Luck is random—that’s what chance means—so they are just as likely to suffer setbacks as anyone else.

    What’s different is their response. When things go wrong, they quickly look for ways to put them right. They don’t whine, pity themselves, or complain about “bad luck.” They try to learn from what happened to avoid or correct it next time and get on with living their life as best they can.

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    No one is habitually luckier or unluckier than anyone else. It may seem so, over the short term (Random events often come in groups, just as random numbers often lie close together for several instances—which is why gamblers tend to see patterns where none exist).

    When you take a longer perspective, random chance is just . . . random. Yet those who feel that they are less lucky, typically pay far more attention to short-term instances of bad luck, convincing themselves of the correctness of their belief.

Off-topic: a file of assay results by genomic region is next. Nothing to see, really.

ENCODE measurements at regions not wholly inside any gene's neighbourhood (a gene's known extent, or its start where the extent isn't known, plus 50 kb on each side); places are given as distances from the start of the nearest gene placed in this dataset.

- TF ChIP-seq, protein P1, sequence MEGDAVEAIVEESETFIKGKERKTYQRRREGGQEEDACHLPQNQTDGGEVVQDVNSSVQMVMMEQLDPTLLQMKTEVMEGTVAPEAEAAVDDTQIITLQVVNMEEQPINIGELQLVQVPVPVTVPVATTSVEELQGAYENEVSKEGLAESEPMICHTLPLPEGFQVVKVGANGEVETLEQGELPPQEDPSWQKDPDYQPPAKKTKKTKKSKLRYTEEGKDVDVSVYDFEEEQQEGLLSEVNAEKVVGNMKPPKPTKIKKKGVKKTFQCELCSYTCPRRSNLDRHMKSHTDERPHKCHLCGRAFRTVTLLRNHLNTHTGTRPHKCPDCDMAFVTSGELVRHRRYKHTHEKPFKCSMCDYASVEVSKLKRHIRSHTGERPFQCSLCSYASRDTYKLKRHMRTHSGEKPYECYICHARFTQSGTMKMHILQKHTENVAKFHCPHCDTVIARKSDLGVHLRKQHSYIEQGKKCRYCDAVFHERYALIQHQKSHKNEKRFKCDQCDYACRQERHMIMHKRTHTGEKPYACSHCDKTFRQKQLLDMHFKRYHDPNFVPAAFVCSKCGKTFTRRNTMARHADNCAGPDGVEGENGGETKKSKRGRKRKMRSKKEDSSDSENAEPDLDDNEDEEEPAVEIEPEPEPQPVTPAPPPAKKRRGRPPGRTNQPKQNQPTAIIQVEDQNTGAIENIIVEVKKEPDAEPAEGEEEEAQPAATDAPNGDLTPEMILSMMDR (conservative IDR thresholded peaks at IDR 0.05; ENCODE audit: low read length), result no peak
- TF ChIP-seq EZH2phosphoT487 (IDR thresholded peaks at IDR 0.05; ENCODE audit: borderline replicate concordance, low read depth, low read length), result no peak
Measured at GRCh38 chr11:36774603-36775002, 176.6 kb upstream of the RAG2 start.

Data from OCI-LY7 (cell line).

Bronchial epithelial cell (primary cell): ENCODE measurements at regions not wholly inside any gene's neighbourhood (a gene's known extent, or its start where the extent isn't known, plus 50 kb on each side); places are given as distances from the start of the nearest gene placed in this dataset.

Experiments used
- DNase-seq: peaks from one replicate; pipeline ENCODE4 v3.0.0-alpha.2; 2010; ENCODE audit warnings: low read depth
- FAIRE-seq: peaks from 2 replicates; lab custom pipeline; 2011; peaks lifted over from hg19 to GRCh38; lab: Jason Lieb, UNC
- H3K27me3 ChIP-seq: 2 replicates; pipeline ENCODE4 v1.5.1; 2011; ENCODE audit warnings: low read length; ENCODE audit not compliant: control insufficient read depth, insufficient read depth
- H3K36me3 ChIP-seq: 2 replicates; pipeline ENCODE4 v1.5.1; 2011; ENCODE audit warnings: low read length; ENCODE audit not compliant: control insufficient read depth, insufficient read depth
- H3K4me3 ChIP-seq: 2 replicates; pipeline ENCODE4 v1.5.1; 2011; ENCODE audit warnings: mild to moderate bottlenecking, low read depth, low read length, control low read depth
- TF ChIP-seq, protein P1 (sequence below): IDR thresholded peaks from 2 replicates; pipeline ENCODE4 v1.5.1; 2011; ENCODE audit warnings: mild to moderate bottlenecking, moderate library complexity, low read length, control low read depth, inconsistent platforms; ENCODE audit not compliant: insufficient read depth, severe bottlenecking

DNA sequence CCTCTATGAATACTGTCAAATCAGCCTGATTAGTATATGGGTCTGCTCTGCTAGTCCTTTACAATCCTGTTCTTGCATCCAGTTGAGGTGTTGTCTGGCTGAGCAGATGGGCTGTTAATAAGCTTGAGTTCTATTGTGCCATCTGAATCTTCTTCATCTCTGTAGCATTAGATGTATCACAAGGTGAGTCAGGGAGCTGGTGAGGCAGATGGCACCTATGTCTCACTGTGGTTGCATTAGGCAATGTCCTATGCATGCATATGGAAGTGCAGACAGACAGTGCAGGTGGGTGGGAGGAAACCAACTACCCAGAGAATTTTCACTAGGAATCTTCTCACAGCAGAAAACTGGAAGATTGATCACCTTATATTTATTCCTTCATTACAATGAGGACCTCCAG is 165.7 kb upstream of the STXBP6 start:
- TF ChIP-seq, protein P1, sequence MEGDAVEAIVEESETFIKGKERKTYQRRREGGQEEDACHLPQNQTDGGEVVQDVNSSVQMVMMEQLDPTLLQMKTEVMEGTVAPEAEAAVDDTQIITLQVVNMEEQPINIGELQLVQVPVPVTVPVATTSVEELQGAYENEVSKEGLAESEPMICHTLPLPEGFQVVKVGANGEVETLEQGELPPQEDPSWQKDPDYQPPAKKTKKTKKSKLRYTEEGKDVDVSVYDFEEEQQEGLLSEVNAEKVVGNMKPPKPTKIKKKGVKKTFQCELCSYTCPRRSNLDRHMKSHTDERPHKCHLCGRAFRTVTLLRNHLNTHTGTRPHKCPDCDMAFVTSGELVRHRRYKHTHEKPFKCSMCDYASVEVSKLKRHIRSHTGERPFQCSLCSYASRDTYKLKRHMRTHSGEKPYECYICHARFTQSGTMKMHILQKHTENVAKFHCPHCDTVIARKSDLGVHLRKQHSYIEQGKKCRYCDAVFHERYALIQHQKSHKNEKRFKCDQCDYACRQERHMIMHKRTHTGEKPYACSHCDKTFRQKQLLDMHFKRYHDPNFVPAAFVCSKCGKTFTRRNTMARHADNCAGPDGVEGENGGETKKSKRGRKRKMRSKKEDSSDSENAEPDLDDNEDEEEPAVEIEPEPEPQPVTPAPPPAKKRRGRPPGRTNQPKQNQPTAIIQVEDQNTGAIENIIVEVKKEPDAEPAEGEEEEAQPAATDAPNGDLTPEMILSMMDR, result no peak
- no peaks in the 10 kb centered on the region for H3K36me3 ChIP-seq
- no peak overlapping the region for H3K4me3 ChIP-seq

Your locus of control isn’t genetic. You learned it somehow. If it isn’t working for you, change it.

    2. Remember that whatever you pay attention to grows in your mind.

    If you focus on what’s going wrong in your life—especially if you see it as “bad luck” you can do nothing about—it will seem blacker and more malevolent.

    In a short time, you’ll become so convinced that everything is against you that you’ll notice more and more instances where this appears to be true. As a result, you will almost certainly stop trying, convinced that nothing you can do will improve your prospects.